A foreclosure will remain on a consumer's credit report for up to seven years and during that time can severely impact their ability to obtain a loan, get a job or rent an apartment. This is because a credit report is used for more than just getting approved for credit cards or buying a vehicle. A foreclosure can be significantly more damaging than other types of credit report black marks due to the size of the loan and importance of paying it back.
A credit report and its corresponding credit history is a direct reflection of a consumers ability to responsibly manage personal finances. While it may be expected, from a lenders perspective, to see a few missed payments or high debt to utilization ratio, the last thing they want to see are foreclosures and bankruptcies. That's not to say there are not perfectly reasonable explanations for why a home fell into foreclosure, but it raises significant red flags which lenders try to avoid. There is a common piece of information for new home buyers about the importance of paying mortgage. Regardless of anything else that happens in life, always make your mortgage payment.
Mortgage lenders will often begin the foreclosure process after the second missed consecutive mortgage payment. It can be a lengthy process and normally when a consumer is unable to make two or three monthly mortgage payments the writing is already on the wall. However, most lenders have no incentive to foreclose on historically good borrowers with good credit and will often work with a home owner to arrive at an equitable solution. Many lenders can assist borrowers by using a "forbearance" which can temporarily suspend mortgage payments until they get back on their feet financially. There may also be able to modify the loan interest rate making it easier for the borrower to make payments.
It is important to determine how severely a foreclosure will affect your credit score if there are no other alternatives. Most consumers will have to choose between letting their home fall into foreclosure or declaring personal bankruptcy. While a foreclosure will stay on a credit report for up to seven years, bankruptcies appear for up to ten years and are even more detrimental to your credit score. A foreclosures' impact can be mitigated if you have other revolving lines of credit or installment loans. If you have a number of credit cards, a student loan an automobile loan which are all in good standing with no missed payments then a foreclosure will have less of an impact. At a minimum, it shows the consumer had to make tough financial decisions which resulted in walking away from the largest expense to pay for everything else.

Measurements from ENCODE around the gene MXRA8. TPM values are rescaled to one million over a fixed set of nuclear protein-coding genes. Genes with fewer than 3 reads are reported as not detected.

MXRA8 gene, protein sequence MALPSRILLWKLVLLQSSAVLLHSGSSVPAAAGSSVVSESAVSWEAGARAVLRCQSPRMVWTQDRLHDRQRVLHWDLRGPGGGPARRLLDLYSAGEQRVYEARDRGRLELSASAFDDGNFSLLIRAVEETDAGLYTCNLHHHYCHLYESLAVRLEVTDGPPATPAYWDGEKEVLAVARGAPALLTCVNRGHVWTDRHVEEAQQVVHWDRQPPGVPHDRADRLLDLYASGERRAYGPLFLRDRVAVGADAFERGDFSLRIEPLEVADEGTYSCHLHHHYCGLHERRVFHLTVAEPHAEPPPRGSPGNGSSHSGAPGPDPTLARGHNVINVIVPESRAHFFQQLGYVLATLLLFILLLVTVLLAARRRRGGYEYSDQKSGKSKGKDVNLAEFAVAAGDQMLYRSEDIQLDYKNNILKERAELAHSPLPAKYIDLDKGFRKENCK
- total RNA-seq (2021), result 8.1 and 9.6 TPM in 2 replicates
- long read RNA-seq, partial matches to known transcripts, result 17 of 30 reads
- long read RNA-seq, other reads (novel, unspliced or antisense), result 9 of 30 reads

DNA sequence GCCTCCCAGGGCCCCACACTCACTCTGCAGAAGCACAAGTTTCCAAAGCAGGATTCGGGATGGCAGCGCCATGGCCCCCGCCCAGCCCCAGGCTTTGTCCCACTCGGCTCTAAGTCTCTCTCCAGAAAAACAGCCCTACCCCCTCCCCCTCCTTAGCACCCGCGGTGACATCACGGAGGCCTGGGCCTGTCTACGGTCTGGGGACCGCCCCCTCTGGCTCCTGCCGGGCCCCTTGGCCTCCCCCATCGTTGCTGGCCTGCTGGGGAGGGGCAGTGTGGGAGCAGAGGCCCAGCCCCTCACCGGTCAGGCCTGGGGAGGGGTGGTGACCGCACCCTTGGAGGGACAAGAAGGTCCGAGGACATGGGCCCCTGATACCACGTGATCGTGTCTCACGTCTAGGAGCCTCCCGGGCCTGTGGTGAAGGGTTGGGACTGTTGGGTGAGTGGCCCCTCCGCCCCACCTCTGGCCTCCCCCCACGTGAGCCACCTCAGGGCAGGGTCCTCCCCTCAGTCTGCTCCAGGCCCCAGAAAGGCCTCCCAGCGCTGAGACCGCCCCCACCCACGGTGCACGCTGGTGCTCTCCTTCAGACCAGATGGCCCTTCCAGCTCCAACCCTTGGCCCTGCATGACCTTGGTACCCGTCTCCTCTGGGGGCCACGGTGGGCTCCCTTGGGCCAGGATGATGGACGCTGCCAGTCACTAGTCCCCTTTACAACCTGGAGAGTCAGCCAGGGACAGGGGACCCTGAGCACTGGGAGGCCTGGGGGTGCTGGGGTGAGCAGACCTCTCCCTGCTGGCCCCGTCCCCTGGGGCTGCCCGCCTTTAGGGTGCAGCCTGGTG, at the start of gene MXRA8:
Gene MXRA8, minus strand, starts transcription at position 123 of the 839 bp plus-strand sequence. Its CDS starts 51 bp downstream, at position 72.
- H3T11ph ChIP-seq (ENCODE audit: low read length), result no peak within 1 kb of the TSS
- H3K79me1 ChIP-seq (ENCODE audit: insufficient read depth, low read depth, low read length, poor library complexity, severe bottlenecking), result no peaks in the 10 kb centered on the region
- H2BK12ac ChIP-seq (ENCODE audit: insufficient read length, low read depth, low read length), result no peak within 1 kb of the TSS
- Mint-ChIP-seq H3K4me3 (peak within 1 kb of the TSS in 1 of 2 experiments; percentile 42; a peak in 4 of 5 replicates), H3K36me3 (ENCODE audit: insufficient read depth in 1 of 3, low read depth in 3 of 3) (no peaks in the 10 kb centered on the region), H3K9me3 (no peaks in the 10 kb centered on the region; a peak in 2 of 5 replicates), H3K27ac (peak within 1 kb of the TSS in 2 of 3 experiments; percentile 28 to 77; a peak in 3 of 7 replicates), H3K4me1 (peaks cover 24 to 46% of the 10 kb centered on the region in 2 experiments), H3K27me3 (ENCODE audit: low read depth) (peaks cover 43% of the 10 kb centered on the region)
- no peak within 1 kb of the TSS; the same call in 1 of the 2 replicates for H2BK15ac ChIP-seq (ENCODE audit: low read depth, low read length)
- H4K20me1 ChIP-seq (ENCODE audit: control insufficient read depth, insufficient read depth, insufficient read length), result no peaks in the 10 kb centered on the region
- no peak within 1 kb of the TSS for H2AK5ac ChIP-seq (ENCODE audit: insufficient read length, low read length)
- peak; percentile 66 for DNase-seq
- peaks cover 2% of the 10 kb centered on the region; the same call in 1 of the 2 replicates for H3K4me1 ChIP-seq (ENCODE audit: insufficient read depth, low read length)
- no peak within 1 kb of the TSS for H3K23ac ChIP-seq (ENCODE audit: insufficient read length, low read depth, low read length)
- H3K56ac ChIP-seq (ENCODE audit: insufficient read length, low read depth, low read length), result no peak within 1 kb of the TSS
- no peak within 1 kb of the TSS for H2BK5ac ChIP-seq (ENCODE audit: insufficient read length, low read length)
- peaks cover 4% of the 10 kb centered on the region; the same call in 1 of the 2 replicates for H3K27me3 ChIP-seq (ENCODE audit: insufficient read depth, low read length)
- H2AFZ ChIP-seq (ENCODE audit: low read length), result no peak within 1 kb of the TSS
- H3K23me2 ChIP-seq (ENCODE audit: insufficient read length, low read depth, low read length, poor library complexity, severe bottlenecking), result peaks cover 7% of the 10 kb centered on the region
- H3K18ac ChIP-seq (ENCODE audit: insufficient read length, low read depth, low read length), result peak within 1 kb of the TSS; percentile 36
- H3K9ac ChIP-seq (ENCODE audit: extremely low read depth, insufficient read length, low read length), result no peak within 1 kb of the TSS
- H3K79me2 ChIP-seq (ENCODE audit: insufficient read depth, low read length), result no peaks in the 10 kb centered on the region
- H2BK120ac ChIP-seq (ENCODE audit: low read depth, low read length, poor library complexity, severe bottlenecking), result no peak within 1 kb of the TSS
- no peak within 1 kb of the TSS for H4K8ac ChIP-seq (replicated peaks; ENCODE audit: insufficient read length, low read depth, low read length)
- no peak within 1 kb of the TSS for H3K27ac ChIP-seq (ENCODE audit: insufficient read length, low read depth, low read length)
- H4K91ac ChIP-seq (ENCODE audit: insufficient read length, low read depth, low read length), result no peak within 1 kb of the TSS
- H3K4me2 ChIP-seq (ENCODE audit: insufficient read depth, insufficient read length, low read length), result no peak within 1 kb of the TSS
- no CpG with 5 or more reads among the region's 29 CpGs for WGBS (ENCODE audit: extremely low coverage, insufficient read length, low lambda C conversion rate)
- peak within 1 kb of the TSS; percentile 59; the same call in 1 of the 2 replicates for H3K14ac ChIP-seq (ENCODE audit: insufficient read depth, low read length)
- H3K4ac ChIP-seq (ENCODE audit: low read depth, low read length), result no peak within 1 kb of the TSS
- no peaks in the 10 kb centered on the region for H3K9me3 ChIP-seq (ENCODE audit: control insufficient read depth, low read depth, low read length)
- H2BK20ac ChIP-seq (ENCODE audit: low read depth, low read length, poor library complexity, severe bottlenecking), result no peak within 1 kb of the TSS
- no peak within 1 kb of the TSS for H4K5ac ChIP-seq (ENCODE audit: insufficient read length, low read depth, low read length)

That said, a foreclosure will still be hanging around for seven years negatively affecting your ability to get loans. Even if you do get a loan, it will have above market interest rates and onerous terms. Employers are also using credit histories to evaluate whether or not to make a job offer and landlords will use a credit report when determining who can rent an apartment or lease a house. Before your home falls in to foreclosure, try all possible means to prevent it from happening like renting out a spare room or renegotiating your mortgage terms. Having a foreclosure appear on your credit report isn't the worst thing that can happen, it's only the second worst thing that can happen.